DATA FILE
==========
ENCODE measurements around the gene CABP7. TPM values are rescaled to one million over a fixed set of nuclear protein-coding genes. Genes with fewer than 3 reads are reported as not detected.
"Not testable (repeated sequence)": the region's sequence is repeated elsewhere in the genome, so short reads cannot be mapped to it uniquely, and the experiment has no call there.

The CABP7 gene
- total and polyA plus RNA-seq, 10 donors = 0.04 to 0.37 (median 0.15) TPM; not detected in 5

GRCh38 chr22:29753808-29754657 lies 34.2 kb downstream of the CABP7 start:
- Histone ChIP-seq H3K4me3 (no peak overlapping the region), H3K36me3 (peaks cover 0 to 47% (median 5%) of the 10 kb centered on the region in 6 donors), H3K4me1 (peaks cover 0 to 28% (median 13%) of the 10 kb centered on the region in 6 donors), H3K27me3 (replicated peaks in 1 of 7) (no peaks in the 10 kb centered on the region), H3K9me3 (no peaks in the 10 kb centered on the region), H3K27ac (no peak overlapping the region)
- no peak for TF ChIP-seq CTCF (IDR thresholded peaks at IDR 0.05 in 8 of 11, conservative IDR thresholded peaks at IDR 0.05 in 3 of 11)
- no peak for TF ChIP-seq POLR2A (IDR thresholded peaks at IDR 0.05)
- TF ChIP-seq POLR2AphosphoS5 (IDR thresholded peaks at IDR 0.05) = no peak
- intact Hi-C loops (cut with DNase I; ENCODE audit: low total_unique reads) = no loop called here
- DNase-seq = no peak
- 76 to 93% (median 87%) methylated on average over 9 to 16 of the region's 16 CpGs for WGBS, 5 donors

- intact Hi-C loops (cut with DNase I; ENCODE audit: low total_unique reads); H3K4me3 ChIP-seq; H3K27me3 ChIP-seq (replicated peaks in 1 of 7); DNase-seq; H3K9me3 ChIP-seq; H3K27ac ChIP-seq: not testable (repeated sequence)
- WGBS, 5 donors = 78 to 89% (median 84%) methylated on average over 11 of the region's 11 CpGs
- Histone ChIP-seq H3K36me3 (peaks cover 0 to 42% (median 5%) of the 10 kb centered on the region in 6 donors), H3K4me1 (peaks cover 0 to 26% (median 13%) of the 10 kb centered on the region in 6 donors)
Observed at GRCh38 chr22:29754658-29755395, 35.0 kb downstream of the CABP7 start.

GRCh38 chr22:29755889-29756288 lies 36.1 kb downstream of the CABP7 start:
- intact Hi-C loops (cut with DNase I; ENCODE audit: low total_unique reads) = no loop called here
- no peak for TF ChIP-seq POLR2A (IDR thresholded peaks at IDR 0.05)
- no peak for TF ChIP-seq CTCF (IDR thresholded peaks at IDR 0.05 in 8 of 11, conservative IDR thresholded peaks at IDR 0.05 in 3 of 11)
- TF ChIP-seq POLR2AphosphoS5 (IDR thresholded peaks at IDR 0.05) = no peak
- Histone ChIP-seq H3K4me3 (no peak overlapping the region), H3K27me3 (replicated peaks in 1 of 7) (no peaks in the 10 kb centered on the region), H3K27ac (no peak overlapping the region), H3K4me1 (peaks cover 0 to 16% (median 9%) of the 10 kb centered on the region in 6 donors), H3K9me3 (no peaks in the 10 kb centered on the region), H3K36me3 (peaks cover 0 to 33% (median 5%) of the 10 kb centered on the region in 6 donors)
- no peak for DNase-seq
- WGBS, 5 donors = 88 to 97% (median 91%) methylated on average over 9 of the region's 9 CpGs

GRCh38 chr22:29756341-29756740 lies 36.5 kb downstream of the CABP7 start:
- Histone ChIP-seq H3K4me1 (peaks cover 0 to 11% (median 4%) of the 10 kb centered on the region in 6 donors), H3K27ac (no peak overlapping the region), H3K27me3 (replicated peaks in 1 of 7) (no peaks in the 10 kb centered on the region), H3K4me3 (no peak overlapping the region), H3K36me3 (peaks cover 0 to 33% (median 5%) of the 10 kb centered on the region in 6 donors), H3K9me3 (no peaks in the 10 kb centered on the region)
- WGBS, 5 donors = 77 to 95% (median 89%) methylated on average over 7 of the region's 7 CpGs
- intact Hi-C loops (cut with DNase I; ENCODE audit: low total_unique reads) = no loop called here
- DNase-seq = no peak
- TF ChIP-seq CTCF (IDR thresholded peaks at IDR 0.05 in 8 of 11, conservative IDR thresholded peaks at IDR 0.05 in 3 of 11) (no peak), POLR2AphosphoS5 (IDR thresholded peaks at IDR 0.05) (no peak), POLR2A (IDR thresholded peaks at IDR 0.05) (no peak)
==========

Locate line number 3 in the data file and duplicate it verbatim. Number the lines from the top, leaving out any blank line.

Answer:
The CABP7 gene